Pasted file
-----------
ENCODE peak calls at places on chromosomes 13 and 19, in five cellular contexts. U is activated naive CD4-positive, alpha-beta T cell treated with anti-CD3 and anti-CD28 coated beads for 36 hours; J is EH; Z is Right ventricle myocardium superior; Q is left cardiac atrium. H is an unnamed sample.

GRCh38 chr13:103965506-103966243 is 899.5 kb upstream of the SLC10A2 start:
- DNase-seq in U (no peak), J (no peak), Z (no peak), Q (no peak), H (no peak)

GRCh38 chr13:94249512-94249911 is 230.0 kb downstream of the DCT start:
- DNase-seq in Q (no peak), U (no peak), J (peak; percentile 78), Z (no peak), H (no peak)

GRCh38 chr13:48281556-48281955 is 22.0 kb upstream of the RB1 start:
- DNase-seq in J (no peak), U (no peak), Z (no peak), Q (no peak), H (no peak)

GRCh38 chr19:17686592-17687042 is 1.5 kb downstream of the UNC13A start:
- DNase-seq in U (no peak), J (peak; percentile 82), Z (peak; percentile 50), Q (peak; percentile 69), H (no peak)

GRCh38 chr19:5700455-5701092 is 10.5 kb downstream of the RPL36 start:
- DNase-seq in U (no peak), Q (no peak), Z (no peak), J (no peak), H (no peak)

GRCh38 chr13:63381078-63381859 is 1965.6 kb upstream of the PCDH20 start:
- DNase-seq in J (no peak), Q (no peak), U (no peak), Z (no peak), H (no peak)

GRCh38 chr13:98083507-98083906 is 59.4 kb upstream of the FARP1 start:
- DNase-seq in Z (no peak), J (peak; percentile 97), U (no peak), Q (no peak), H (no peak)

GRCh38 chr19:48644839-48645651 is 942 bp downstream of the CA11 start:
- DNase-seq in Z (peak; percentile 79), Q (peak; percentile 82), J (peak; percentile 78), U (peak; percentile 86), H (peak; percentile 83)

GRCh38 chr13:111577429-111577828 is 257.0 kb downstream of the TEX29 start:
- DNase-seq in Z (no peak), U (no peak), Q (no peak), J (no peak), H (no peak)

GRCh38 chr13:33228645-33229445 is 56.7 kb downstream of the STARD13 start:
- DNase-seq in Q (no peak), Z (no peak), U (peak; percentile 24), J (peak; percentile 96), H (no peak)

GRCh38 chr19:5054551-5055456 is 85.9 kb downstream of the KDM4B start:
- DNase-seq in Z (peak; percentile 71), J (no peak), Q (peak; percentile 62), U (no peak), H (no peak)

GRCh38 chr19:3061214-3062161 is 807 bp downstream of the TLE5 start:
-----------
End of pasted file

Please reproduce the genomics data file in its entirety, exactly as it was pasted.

ENCODE peak calls at places on chromosomes 13 and 19, in five cellular contexts. U is activated naive CD4-positive, alpha-beta T cell treated with anti-CD3 and anti-CD28 coated beads for 36 hours; J is EH; Z is Right ventricle myocardium superior; Q is left cardiac atrium. H is an unnamed sample.

GRCh38 chr13:103965506-103966243 is 899.5 kb upstream of the SLC10A2 start:
- DNase-seq in U (no peak), J (no peak), Z (no peak), Q (no peak), H (no peak)

GRCh38 chr13:94249512-94249911 is 230.0 kb downstream of the DCT start:
- DNase-seq in Q (no peak), U (no peak), J (peak; percentile 78), Z (no peak), H (no peak)

GRCh38 chr13:48281556-48281955 is 22.0 kb upstream of the RB1 start:
- DNase-seq in J (no peak), U (no peak), Z (no peak), Q (no peak), H (no peak)

GRCh38 chr19:17686592-17687042 is 1.5 kb downstream of the UNC13A start:
- DNase-seq in U (no peak), J (peak; percentile 82), Z (peak; percentile 50), Q (peak; percentile 69), H (no peak)

GRCh38 chr19:5700455-5701092 is 10.5 kb downstream of the RPL36 start:
- DNase-seq in U (no peak), Q (no peak), Z (no peak), J (no peak), H (no peak)

GRCh38 chr13:63381078-63381859 is 1965.6 kb upstream of the PCDH20 start:
- DNase-seq in J (no peak), Q (no peak), U (no peak), Z (no peak), H (no peak)

GRCh38 chr13:98083507-98083906 is 59.4 kb upstream of the FARP1 start:
- DNase-seq in Z (no peak), J (peak; percentile 97), U (no peak), Q (no peak), H (no peak)

GRCh38 chr19:48644839-48645651 is 942 bp downstream of the CA11 start:
- DNase-seq in Z (peak; percentile 79), Q (peak; percentile 82), J (peak; percentile 78), U (peak; percentile 86), H (peak; percentile 83)

GRCh38 chr13:111577429-111577828 is 257.0 kb downstream of the TEX29 start:
- DNase-seq in Z (no peak), U (no peak), Q (no peak), J (no peak), H (no peak)

GRCh38 chr13:33228645-33229445 is 56.7 kb downstream of the STARD13 start:
- DNase-seq in Q (no peak), Z (no peak), U (peak; percentile 24), J (peak; percentile 96), H (no peak)

GRCh38 chr19:5054551-5055456 is 85.9 kb downstream of the KDM4B start:
- DNase-seq in Z (peak; percentile 71), J (no peak), Q (peak; percentile 62), U (no peak), H (no peak)

GRCh38 chr19:3061214-3062161 is 807 bp downstream of the TLE5 start: